1 is a diagram schematically showing an overall configuration of an image sensor according to an embodiment of the present invention. FIG. 3 is a diagram illustrating a schematic configuration of one pixel of an image sensor in an embodiment. FIG. 2 is a plan view schematically showing a part of the pixel array of the image sensor according to the embodiment. The schematic diagram which shows the relationship between the exit pupil and the light which an imaging device receives. FIG. 6 is a circuit diagram of a pixel in an embodiment. 6 is a timing chart showing a drive pattern of the image sensor according to the embodiment. The figure which shows typically the relationship of the output of a defective row and A image signal and B image signal in embodiment. The figure which illustrates typically the concept of the focus detection method of a phase difference system. 1 is a block diagram showing a system configuration including an image sensor related to focus detection in a first embodiment. FIG. 3 is a diagram schematically showing a focus detection region of an image sensor in the embodiment. 5 is a flowchart showing focus detection calculation in the first embodiment. The figure which shows schematically the relationship between a correlation waveform and image shift amount. The flowchart which shows the focus detection calculation in a modification. The block diagram which shows the system configuration | structure containing the image pick-up element in connection with the focus detection in 2nd Embodiment. 9 is a flowchart showing focus detection calculation in the second embodiment. The block diagram which shows schematic structure of the imaging device in 3rd Embodiment.

  The best mode for carrying out the present invention will be described below in detail with reference to the accompanying drawings.

<First Embodiment>
Hereinafter, a first embodiment of the present invention will be described with reference to the drawings. FIG. 1 is a diagram showing an outline of the image sensor 100 according to the first embodiment. In FIG. 1, an image sensor 100 includes a pixel array 101 in which a plurality of pixels are two-dimensionally arranged, a vertical selection circuit 102 that selects a row in the pixel array 101, and a horizontal selection circuit 104 that selects a column in the pixel array 101. Including. Further, the pixel array 101 includes a readout circuit 103 that reads a signal of a pixel selected by the vertical selection circuit 102, and a serial interface (SI) 105 for determining an operation mode of each circuit from the outside. obtain. The reading circuit 103 includes a memory for temporarily storing signals, a gain amplifier, an A / D converter, and the like. Usually, the vertical selection circuit 102 sequentially selects a plurality of rows of the pixel array 101 and reads them to the reading circuit 103. The horizontal selection circuit 104 sequentially selects a plurality of pixel signals read by the reading circuit 103 for each column.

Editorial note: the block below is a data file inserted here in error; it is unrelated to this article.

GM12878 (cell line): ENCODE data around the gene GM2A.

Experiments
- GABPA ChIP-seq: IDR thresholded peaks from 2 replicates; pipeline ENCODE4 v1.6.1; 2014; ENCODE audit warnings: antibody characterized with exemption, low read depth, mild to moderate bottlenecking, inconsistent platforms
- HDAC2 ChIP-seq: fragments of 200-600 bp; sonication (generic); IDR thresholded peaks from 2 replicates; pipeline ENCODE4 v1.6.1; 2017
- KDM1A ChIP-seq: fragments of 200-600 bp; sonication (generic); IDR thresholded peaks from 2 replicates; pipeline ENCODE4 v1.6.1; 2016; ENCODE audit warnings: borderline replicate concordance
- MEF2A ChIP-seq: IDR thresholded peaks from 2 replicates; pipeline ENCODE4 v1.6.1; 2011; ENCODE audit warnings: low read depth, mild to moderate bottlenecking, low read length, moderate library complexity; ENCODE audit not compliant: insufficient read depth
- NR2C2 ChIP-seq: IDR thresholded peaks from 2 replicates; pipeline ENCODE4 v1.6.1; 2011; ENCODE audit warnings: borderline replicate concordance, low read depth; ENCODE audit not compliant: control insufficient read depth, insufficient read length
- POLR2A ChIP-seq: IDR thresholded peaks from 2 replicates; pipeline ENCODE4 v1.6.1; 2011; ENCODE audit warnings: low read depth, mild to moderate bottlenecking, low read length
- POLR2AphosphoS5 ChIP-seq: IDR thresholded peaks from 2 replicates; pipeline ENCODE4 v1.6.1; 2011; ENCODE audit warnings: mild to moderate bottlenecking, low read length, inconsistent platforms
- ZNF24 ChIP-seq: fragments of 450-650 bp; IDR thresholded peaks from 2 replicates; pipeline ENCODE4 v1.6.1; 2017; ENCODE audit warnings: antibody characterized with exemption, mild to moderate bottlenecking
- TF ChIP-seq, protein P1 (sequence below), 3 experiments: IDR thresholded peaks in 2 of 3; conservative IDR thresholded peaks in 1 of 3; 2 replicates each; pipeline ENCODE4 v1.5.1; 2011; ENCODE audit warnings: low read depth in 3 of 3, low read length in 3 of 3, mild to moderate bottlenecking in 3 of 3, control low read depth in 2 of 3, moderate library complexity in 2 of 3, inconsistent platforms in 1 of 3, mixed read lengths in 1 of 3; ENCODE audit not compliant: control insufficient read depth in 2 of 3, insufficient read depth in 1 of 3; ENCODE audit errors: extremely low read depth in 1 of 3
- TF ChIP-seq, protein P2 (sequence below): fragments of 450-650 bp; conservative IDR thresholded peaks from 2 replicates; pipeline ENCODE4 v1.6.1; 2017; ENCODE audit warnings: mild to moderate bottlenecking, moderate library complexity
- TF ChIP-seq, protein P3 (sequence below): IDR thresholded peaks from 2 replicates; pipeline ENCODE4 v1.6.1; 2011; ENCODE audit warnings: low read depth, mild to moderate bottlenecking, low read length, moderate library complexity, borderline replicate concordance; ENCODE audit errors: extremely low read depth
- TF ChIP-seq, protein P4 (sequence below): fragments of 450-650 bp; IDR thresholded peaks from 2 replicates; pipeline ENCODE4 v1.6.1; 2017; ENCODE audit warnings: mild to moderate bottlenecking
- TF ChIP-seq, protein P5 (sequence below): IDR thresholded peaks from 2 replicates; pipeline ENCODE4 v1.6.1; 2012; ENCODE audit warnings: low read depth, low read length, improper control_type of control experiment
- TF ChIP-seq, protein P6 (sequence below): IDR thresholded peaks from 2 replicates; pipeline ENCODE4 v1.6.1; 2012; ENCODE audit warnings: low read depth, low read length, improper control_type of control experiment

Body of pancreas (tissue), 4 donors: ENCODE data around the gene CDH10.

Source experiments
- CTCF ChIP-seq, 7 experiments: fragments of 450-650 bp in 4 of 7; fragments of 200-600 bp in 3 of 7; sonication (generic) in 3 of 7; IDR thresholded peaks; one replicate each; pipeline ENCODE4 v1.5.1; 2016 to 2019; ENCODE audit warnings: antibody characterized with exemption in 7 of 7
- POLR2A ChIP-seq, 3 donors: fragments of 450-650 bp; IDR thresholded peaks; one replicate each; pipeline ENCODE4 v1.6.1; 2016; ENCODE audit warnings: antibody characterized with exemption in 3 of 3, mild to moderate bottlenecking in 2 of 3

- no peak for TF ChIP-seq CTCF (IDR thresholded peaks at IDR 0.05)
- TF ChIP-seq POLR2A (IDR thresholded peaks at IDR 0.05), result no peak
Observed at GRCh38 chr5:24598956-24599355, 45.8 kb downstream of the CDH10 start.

The image sensor 100 includes a timing generator or a control circuit that provides timing to the vertical selection circuit 102, the horizontal selection circuit 104, the signal readout circuit 103, and the like in addition to the illustrated components.

  FIG. 2 is a diagram showing an outline of the configuration of one pixel of the image sensor 100 in the first embodiment. One pixel 201 includes one microlens 202 and two photodiodes (PD) 203 and 204 as photoelectric conversion elements. Furthermore, transfer switches 205 and 206 for reading the signals of the PD 203 and the PD 204, and a floating diffusion (FD) 207 for temporarily storing the signals of the PD 203 or the PD 204 are also provided. Each pixel includes a plurality of components to be described later in addition to the illustrated components.

  FIG. 3 is a plan view schematically showing a part of the pixel array 101. In order to provide a two-dimensional image, the pixel array 101 is configured by arranging a plurality of pixels as shown in FIG. 2 in a two-dimensional array. For example, the pixels 301, 302, 303, and 304 correspond to the PD 203 in FIG. 2, and the 301R, 302R, 303R, and 304R correspond to the PD 204 in FIG.

  The state of light reception in the image sensor 100 having the pixel array 101 as shown in FIG. 3 will be described with reference to FIG. FIG. 4 is a conceptual diagram illustrating a state in which a light beam emitted from the exit pupil of the photographing lens enters the image sensor 100.

  In FIG. 4, 401 indicates a cross section of the pixel array 101. As shown in a cross section 401, in addition to the microlens 202, the PD 203, and the PD 204, a color filter 403 is provided. For the pixel having the central microlens 202, the center of the light beam emitted from the exit pupil 406 is defined as the optical axis 409. Light emitted from the exit pupil 406 enters the image sensor 100 with the optical axis 409 as the center. Reference numerals 407 and 408 denote partial areas (pupil areas) of the exit pupil of the photographing lens. The outermost rays of light passing through the pupil region 407 are indicated by 410 and 411, and the outermost rays of light passing through the pupil region 408 are indicated by 412 and 413. As can be seen from FIG. 4, among the light beams emitted from the exit pupil 406, the upper light beam is incident on the PD 204 and the lower light beam is incident on the PD 203 with the optical axis 409 as a boundary. That is, PD 203 and PD 204 each receive light that has passed through different pupil regions 407 and 408 of the exit pupil 406 of the photographing lens.